Browsing through the Style section of yesterday’s Post, I happened upon an article about new Washington “power couples” that made reference to one Jeremy Bernard, a Los Angeles fundraiser for President Obama who recently landed the plum job as White House liaison to the National Endowment for the Humanities.
By Steven Pearlstein
The Washington Post
White House liaison to the National Endowment for the Humanities?
Let’s get this straight: We’re up to our necks in the worst global economic crisis since the 1930s, the government is putting trillions of dollars of borrowed money on the line to rescue the financial system and stimulate the economy, tens of trillions of dollars in paper wealth has vaporized, millions of Americans are losing their homes and their jobs, nearly all the top jobs at the Treasury Department are vacant, yet somehow the White House has found the time and the money to hire a liaison to the National Endowment for the Humanities!
It’s a small point, I realize, and I mean no disrespect either to Mr. Bernard or the humanities. But it highlights what seems to be a glaring problem: There is still way too much business as usual going on in Washington, on Wall Street and in the media.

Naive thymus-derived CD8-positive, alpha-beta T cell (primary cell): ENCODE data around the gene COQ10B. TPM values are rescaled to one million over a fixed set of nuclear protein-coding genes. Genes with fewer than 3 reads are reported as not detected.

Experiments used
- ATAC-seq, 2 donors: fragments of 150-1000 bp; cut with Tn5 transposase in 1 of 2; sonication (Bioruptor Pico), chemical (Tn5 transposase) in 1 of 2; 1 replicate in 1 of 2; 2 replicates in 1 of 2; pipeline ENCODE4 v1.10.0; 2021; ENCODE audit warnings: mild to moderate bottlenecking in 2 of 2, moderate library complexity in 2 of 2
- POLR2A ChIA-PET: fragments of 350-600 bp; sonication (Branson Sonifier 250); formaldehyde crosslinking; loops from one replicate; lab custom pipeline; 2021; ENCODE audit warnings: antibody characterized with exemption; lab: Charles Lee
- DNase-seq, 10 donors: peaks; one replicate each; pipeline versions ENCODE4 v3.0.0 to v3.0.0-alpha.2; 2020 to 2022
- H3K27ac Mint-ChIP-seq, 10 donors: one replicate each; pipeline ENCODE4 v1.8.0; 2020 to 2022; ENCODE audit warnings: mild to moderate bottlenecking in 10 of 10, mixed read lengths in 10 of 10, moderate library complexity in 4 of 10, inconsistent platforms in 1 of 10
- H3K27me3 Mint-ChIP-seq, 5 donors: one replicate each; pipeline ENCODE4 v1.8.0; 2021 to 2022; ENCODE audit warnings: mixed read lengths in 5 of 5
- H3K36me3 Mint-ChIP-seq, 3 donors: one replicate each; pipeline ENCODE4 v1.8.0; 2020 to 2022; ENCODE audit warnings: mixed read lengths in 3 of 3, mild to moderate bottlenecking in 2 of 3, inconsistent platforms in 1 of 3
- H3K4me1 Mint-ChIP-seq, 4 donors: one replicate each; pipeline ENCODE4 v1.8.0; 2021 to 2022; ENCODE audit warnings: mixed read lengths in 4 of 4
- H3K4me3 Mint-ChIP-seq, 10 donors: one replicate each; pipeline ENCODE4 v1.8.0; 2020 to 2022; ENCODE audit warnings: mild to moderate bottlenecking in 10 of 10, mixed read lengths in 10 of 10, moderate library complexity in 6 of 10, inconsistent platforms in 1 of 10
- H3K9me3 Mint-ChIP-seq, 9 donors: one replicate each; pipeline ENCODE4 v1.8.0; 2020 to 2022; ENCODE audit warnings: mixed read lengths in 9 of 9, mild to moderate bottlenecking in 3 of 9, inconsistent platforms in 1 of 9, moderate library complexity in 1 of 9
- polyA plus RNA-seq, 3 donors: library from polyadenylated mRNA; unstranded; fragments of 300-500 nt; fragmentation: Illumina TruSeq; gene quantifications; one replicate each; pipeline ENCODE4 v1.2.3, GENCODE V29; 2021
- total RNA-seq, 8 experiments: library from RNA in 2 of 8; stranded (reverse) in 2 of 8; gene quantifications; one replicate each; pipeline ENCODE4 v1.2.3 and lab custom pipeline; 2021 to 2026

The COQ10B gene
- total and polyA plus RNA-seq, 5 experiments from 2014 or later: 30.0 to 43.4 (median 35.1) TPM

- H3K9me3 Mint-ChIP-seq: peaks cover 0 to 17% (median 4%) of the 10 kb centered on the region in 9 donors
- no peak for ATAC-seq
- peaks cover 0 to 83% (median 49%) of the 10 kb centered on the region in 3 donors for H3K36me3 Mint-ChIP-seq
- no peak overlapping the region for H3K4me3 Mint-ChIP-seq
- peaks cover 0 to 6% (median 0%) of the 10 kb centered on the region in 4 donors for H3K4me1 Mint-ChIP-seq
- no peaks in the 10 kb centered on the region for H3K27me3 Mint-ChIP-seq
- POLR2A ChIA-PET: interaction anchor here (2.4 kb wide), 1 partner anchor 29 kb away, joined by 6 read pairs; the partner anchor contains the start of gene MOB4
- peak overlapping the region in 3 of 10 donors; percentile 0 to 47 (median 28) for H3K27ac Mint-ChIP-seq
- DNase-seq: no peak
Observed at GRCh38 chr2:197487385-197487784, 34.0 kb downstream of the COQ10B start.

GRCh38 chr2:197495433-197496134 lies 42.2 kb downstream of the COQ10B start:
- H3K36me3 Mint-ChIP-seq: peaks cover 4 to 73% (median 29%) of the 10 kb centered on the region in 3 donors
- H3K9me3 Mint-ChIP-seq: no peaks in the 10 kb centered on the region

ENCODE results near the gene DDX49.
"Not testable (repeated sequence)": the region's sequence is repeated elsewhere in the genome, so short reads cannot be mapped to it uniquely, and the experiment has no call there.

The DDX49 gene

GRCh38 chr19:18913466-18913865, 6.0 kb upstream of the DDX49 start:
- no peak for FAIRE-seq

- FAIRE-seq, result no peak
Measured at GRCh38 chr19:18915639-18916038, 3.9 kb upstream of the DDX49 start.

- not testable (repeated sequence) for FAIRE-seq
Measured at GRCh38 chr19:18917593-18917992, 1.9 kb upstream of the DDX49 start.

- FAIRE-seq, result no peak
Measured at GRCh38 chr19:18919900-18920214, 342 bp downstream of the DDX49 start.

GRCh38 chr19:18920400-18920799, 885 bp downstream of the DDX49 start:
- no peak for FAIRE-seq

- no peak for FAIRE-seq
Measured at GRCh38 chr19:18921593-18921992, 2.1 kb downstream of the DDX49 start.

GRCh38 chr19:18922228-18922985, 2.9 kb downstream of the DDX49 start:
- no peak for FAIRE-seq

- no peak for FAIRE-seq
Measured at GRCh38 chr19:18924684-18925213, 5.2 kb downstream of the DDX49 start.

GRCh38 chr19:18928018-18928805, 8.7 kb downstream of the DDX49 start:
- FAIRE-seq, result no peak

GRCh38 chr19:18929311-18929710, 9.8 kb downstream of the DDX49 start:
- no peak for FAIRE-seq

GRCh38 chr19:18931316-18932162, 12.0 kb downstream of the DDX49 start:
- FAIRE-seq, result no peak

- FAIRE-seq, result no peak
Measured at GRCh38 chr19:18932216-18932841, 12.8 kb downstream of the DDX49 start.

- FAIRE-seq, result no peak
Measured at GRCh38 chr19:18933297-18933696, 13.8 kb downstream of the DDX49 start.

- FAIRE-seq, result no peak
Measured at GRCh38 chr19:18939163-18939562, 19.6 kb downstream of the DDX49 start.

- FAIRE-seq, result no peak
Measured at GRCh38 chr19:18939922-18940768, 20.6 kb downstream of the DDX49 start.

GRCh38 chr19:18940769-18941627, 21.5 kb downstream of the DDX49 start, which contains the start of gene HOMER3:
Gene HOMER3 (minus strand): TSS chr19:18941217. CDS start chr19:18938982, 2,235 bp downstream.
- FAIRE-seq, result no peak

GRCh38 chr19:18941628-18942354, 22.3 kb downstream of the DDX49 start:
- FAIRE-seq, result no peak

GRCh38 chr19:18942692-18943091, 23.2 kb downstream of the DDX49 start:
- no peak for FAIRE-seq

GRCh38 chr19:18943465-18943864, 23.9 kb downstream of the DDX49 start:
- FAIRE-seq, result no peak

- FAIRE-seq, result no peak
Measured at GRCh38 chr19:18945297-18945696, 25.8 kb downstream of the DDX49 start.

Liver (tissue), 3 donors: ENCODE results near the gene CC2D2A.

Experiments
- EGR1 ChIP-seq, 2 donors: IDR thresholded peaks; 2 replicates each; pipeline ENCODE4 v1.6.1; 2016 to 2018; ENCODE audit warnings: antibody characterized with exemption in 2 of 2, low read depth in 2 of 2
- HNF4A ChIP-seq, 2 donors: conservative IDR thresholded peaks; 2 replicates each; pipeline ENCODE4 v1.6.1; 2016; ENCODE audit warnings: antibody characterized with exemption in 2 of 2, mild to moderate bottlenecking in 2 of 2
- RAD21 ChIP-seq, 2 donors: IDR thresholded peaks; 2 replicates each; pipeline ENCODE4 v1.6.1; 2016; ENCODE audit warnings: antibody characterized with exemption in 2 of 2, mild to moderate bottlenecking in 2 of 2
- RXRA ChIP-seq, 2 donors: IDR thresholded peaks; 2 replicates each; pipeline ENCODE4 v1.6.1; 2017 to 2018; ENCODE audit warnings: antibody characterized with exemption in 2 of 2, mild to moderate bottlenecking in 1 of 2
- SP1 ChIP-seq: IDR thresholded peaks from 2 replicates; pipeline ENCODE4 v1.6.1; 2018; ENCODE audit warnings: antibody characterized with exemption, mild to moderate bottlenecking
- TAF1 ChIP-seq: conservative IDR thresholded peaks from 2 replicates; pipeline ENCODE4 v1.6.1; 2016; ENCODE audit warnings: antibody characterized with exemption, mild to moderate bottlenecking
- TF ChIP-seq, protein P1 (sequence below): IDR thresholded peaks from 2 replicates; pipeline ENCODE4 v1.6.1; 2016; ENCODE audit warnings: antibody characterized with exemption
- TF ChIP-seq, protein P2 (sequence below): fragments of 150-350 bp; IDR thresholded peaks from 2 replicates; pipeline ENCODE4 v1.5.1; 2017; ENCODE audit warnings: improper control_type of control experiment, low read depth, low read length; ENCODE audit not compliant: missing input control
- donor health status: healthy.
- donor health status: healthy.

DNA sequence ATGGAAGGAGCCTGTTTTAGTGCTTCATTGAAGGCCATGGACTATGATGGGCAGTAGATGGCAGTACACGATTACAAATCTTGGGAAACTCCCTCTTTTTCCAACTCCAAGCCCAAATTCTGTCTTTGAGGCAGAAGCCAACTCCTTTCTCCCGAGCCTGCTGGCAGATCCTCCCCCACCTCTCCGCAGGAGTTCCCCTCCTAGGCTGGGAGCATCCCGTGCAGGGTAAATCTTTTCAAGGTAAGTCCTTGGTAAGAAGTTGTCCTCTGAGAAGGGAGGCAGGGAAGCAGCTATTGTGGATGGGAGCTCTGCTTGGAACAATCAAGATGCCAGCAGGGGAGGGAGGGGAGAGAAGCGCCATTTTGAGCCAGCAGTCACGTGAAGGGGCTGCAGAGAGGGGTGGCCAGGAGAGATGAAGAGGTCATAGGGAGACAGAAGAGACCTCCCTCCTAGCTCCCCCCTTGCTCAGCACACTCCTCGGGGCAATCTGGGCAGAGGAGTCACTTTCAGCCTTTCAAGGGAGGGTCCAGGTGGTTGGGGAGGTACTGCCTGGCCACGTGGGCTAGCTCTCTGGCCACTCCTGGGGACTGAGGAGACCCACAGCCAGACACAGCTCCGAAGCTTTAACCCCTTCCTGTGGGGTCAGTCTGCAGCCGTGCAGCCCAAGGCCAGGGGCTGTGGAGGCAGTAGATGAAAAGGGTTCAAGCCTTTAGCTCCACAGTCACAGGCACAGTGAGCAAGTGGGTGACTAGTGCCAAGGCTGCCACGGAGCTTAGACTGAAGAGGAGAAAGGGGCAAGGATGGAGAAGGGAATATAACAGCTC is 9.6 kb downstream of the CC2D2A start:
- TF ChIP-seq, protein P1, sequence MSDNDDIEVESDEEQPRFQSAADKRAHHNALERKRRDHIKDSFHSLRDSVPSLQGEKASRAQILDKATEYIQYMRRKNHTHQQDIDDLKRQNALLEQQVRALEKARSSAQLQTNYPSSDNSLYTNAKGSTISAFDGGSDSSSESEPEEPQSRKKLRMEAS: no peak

Not so on Main Street. All indications are that in response to the crisis, consumers have embraced a new frugality, paring debt and cutting consumption they know had become excessive. Businesses are moving to cut back on dividends and stock buybacks they can no longer afford, trim frills and reduce prices and capacity to post-bubble realities.
Contrast that with the approach to the crisis taken by members of Congress, who as far as I can tell, have changed nothing about how they go about their duties. Same leisurely three-day work week. Same bloated budgets for staff and security. Same unwieldy committees holding the same meaningless hearings. Same partisan posturing and gamesmanship. Same willingness to put narrow special or parochial interests over the national interest.
Can you imagine a better way to undercut public support for fiscal stimulus and deficit spending than to report out an omnibus spending bill with nearly 9,000 earmarks totaling $8 billion? But, of course, that is just what the Democratic Congress has done. Americans don’t need to be lectured by the House speaker and the Senate majority leader on the spending prerogatives of Congress. What they need are leaders who can demonstrate, in ways symbolic as well as substantive, that they know the difference between spending that is crucial to the country in times of crisis and spending that is not.
We are told the president signed the omnibus spending bill with nearly 9,000 earmarks totaling $8 billion — in secret….